Why Medtronic-Covidien Deal Will Lead To Strong 2015 Performance

| About: Medtronic plc (MDT)
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Medtronic will buy Covidien for $43 billion in debt and stock, the largest transaction in medical device history.

Changing the headquarters to Ireland will result in 1-2% tax savings due to new tax laws.

The combined company will have a diversified pipeline, increased globalization, and stronger cash flows.

By Eric Li

On Sunday, June 16th, medical device maker Medtronic (NYSE:MDT) announced its plans to buy Covidien (COV) for $43 billion in debt and stock, the largest transaction in medical device history. Each Covidien share was valued at $93.22, paid by $35.19 in cash and .956 Medtronic shares, representing a 29% premium to Covidien's closing stock price on June 14th. This will leave Covidien shareholders with 30% of the combined company, resulting in $850 million pre-tax cost synergies by the end of 2018. The successful merger on January 27, 2015 marks Medtronic as the world's largest medical technology producer, surpassing the incumbent Johnson & Johnson (NYSE:JNJ). The closing price was $75.59 and shares are being traded on the NYSE under ticker "MDT".

Headquartered in Minnesota, Medtronic purchased Covidien, legally headquartered in Ireland, not just for product expansion, but for the opportunity to pay lower taxes as well. While the United States holds a 35% corporate tax rate, Ireland's is only 12.5%, which leads to significant tax savings. As long as profits come from overseas and stay there, Medtronic will not have to pay US taxes. Since it has agreed to distribute a sizable portion of its $14 billion cash holdings to its shareholders, Medtronic has amassed billions in debt from buying back shares and paying dividends. Because of the United States' low interest rate, it is cheaper for Medtronic to borrow money rather than pay the 35% tax rate. If Medtronic fully converted to an Ireland-based firm, however, it could pay dividends without paying the US corporate tax.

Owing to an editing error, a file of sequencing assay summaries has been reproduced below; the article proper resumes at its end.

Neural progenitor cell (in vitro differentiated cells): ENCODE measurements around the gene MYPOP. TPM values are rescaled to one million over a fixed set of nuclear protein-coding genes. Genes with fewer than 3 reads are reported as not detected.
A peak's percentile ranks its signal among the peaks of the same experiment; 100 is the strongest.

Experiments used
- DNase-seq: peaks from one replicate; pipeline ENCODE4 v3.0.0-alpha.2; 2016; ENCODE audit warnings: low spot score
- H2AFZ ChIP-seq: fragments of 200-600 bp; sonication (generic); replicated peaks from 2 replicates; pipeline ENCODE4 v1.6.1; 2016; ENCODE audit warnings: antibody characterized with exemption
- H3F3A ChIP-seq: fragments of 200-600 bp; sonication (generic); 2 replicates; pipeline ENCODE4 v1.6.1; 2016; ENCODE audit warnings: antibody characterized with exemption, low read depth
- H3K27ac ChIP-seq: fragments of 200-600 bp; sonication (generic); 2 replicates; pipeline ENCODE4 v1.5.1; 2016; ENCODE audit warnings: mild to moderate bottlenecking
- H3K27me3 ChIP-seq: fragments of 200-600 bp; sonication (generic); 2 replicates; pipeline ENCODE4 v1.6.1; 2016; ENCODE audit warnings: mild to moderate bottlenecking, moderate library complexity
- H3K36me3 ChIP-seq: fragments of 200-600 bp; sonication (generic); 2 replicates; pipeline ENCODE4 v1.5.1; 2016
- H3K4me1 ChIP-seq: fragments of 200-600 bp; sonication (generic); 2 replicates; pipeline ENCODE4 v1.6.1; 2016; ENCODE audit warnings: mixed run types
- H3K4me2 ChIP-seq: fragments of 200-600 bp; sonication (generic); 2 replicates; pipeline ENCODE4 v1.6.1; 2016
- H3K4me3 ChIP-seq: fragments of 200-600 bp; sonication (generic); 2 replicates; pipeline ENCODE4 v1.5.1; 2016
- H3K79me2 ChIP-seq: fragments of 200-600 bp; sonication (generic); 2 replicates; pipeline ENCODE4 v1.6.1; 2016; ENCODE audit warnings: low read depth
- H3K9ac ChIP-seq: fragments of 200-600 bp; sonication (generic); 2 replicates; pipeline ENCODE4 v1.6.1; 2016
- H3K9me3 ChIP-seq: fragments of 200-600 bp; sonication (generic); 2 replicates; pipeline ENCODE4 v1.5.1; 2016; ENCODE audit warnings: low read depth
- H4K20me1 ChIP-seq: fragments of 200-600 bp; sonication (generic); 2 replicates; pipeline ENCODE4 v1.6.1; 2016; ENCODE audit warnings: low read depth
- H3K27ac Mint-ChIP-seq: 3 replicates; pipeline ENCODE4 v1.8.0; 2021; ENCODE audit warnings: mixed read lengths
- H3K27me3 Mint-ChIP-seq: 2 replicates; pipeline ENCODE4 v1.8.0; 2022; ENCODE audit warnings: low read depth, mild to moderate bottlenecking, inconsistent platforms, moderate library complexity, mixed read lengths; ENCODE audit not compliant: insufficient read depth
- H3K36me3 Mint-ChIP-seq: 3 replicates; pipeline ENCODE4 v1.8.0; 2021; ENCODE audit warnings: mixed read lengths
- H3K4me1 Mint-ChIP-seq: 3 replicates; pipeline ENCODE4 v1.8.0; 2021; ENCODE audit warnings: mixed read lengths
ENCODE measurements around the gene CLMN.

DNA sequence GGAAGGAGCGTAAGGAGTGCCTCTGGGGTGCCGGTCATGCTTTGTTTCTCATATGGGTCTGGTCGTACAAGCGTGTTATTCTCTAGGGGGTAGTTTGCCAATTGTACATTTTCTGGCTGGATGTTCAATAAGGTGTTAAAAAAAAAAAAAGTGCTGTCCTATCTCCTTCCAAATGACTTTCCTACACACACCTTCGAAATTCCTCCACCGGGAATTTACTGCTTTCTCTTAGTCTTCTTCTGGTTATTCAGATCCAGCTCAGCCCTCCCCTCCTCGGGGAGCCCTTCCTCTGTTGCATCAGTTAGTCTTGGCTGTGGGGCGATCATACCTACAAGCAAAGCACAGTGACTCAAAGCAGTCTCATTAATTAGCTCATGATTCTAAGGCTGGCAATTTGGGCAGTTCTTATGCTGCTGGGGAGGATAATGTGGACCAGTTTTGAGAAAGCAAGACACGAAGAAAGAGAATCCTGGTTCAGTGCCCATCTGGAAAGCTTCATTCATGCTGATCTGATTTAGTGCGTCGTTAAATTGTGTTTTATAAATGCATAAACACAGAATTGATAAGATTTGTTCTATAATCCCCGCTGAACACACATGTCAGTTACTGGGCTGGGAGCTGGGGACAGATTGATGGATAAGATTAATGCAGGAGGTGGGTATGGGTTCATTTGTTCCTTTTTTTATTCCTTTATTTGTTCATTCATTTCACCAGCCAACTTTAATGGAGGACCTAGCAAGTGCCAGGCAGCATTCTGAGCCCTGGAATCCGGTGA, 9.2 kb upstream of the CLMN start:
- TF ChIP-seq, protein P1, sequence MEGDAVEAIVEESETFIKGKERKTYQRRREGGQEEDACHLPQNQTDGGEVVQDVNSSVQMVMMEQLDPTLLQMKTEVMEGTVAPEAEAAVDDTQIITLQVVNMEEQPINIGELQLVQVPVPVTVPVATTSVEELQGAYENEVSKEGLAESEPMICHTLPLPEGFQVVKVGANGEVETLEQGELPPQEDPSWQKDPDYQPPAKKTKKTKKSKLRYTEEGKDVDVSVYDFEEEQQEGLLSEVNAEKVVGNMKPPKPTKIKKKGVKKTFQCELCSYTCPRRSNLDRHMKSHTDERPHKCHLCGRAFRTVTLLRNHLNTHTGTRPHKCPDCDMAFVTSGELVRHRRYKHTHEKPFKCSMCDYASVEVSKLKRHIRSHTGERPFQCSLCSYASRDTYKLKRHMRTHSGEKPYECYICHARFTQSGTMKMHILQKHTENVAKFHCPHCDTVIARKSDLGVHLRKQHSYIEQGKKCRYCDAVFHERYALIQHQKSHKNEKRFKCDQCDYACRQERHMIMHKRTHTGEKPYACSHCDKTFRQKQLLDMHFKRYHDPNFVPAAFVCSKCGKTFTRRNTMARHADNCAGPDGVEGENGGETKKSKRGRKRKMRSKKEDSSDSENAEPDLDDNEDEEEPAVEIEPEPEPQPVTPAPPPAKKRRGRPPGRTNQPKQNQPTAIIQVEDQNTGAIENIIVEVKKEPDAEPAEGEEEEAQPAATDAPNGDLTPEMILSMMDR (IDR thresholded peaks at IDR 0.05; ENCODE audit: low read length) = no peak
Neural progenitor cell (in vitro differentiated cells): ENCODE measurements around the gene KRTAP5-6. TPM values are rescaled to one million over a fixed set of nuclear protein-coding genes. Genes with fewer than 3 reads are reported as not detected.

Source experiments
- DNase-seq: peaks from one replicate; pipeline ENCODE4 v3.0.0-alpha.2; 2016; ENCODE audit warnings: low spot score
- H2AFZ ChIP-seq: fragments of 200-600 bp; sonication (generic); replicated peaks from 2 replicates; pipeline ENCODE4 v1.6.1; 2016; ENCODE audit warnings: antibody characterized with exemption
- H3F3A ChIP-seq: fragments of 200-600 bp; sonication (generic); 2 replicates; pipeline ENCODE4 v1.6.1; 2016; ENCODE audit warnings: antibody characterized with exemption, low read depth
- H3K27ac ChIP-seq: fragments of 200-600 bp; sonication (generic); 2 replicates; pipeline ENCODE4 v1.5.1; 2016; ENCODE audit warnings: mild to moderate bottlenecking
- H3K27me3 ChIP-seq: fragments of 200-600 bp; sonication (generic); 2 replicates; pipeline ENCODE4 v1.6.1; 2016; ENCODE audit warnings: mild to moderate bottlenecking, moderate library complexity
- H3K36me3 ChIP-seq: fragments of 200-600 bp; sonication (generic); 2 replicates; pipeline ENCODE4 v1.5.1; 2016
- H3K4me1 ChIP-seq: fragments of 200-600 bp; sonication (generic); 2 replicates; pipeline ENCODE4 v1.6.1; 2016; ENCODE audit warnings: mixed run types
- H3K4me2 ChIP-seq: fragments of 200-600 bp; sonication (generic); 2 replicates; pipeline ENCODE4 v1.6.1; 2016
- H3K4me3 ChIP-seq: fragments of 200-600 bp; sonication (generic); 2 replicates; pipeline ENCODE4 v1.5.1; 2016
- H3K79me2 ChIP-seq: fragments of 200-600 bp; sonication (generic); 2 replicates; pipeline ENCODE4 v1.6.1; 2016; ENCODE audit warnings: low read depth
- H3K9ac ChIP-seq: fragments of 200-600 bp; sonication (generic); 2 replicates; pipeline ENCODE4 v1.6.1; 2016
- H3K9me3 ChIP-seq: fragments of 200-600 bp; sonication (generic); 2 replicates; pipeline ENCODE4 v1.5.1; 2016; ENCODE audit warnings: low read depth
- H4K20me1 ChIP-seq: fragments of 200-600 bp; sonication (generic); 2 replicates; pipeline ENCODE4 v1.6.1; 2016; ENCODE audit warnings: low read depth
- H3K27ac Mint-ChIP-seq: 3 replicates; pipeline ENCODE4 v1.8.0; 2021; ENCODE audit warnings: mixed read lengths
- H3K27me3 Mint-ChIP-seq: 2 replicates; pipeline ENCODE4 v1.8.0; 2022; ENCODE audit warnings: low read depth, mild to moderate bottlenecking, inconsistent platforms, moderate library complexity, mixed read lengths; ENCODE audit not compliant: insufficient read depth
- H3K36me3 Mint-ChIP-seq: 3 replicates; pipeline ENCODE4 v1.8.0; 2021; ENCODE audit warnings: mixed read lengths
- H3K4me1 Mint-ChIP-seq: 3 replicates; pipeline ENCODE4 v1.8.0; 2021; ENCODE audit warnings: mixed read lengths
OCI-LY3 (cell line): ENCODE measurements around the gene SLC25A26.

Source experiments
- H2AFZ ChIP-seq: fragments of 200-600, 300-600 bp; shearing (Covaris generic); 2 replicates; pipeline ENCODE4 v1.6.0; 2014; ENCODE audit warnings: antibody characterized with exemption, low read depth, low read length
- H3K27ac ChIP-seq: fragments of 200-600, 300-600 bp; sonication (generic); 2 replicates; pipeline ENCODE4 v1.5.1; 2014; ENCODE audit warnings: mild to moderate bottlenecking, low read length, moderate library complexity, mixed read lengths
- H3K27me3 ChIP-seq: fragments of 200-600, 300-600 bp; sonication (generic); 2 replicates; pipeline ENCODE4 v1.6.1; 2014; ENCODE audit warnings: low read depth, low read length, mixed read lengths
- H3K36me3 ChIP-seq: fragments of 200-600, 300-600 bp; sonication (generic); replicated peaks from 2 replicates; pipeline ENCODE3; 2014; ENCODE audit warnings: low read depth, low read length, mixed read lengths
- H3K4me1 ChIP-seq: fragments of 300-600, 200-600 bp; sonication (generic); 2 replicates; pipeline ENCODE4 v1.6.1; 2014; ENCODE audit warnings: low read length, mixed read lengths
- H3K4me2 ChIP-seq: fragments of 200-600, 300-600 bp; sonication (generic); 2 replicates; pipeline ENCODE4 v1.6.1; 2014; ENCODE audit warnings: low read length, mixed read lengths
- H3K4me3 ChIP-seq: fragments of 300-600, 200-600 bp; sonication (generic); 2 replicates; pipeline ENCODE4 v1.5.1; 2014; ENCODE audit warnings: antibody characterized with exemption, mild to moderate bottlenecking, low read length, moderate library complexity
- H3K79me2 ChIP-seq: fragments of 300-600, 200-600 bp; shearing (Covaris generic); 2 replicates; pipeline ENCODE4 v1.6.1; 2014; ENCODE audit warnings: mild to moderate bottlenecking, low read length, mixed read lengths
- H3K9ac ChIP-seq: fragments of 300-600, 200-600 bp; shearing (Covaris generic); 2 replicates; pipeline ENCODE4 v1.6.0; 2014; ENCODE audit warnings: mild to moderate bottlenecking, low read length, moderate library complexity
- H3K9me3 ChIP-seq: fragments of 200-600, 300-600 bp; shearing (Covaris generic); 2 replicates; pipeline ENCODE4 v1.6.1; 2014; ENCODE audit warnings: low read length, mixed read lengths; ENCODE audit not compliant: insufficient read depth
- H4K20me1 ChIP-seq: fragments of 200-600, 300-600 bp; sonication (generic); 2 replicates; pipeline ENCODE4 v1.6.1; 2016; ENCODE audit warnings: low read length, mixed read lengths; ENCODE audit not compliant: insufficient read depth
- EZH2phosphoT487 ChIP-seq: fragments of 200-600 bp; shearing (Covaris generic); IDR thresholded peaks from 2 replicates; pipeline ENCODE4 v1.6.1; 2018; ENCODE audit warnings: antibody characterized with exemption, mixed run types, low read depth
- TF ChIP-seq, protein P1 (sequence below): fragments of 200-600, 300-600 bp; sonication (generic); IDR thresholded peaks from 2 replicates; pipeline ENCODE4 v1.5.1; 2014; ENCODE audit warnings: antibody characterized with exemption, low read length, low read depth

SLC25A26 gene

In late September, however, new tax rules were announced by the Treasury Department, which specifically target the numerous inversions in the healthcare industry. Despite the pessimism, especially because of the size of the deal with Covidien, Medtronic continued the process. Because it can no longer use its overseas cash reserves, Medtronic had to withdraw $13.5 billion in debt to fund the cash component of the merger. Its dedication to the deal demonstrates that Medtronic sees other benefits from the deal.

Since both companies reached a deal, Medtronic and Covidien will both benefit in the long run, creating new opportunities for growth and cost savings. Since its announcement in June, Medtronic's stock has risen 15.26%, beating the Dow and S&P 500 by 10%. Currently valued at $76.48, it will have room to grow, as the purchase of Covidien will provide an array of new products in vascular and lung cancer care.

Shareholders can also benefit from synergies, which are predicted to be $850 million pre-tax by the end of 2018's fiscal year. There are risks that delay the benefits of the merger such as difficulty in integrating the process. This may disrupt business practices leading to inconsistencies in cash flow and a loss of benefits such as synergies and growth prospects. The causes of the delay in benefits may be due to negative economic and market conditions, which are usually uncontrollable. As mentioned above, the Treasury tightened tax laws with the intent to discourage inversion deals. However, the tax rate for new Medtronic will still be reduced by 1-2 percent, compared with the company's blended rate.

Overall, I think the merger between the two companies was a solid idea because of the diversified pipeline, cost savings, and globalization. From Medtronic's side, merging with Covidien establishes a larger R&D base, leading to better and diversified products that can improve patient care. Currently, the combined revenue is $27 billion, with $13 billion coming from outside the United States, of which $3.7 billion is coming from emerging markets. Medtronic's expertise in global outreach, combined with Covidien's talent in R&D, will lead to quality and innovative products that can be distributed globally. This will lead to a stronger cash flow due to the increased size of the business and its ability to reach new capital markets. I think new Medtronic should especially focus on the musculoskeletal industry because there is an aging global demographic trend, with the percent of people 65 and older growing around 2% every 10 years. Developing products such as joint replacements can prove to be lucrative. Investors should look to long Medtronic stock. With Covidien's Solitaire thrombectomy device recently approved by the FDA, Medtronic is pushing the device towards hospitals, which can reduce care costs. This is only one of the many upcoming products being produced by the combined power of the two medical technology companies. Medtronic-Covidien's growing pipeline will be able to expand their market share and advance the international healthcare system.

Disclosure: The author has no positions in any stocks mentioned, and no plans to initiate any positions within the next 72 hours.

The author wrote this article themselves, and it expresses their own opinions. The author is not receiving compensation for it. The author has no business relationship with any company whose stock is mentioned in this article.